President Barack Obama met with His Holiness Tenzin Gyatsu, the 15th Dalai Lama, yesterday, and in so doing, drew the ire of China, who already has a tenuous peace in place with the United States.
The Guardian is reporting that China believes that the Dalai Lama is using the White House as a platform to promote “anti-Chinese activities,” and Obama’s meeting with the Buddhist spiritual leader yesterday drew an angry response from the heads of state in China… which seems to be the norm for the nation whenever Obama meets with the Dalai Lama. “China is firmly opposed to this,” foreign ministry spokeswoman Hua Chunying said in a statement, adding that the meeting was “a gross interference in China’s domestic politics” and “a severe violation of the principles of international relations. It will inflict grave damages upon the China-US relationship.”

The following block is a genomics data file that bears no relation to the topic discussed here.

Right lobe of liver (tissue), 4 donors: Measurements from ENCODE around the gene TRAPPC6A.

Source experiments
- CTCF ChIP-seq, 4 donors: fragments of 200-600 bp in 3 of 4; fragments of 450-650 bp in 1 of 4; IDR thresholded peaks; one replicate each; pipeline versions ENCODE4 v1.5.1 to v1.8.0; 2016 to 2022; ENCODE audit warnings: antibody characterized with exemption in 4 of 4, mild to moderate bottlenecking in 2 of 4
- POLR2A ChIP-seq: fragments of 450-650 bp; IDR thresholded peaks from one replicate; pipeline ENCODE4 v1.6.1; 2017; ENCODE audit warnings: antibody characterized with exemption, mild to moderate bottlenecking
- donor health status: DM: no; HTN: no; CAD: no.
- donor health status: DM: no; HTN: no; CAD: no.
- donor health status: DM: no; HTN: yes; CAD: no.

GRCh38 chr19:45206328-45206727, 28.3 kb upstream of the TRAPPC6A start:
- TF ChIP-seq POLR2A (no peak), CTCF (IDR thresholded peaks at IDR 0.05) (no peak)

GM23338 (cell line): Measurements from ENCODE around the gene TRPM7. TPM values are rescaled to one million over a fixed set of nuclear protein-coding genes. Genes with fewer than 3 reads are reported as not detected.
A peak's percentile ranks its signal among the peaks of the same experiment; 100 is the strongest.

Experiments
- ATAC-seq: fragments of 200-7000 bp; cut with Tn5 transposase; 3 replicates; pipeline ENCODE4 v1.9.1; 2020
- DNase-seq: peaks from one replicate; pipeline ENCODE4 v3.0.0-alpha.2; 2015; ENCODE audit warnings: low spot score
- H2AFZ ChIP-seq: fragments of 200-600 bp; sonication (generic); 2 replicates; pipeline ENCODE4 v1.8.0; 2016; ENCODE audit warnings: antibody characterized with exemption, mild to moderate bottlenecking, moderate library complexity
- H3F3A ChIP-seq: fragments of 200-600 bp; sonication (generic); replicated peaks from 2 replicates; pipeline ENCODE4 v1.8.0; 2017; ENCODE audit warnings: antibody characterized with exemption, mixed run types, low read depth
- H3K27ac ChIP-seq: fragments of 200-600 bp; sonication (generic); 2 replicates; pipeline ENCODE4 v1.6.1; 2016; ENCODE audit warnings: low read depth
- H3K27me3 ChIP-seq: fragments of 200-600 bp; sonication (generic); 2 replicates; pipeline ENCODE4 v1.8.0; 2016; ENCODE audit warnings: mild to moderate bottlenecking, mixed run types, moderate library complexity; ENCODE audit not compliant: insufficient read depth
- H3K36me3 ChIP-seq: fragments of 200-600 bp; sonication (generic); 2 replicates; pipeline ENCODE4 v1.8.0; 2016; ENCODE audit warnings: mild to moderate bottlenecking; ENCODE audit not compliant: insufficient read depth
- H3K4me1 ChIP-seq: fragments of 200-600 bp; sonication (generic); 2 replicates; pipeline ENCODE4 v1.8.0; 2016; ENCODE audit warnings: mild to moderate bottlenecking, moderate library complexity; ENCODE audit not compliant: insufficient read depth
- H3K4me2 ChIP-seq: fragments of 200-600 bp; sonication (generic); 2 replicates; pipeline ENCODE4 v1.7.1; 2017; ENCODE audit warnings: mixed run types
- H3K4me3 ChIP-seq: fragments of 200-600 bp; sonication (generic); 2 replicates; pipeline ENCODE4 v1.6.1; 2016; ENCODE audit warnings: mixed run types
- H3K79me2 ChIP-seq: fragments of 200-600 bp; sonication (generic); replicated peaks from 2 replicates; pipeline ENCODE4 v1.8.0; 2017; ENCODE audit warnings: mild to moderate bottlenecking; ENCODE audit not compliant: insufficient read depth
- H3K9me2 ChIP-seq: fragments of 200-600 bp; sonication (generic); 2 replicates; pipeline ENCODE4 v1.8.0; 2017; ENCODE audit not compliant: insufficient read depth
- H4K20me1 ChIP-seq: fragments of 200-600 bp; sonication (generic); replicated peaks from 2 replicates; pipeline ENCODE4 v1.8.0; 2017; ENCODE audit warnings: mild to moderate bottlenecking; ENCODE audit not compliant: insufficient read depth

In the past, according to the Times of India, China has responded to world leaders meeting with the Dalai Lama with reprimands and sanctions, as they did to the U.K. in 2012, when Prime Minister David Cameron met with the Dalai Lama. Relations between the two countries only resumed when Cameron agreed to never meet with the Dalai Lama in the future.
So far, none of those types of sanctions have been imposed on the United States, but there’s no telling if that will take place in the near future if Obama keeps meeting with His Holiness.
Either way, though, the Obama administration doesn’t show any signs of caring about what China thinks about the matter. “We do not support Tibetan independence,” said national security council spokeswoman Caitlin Hayden in a statement. “The United States strongly supports human rights and religious freedom in China. We are concerned about continuing tensions and the deteriorating human rights situation in Tibetan areas of China.”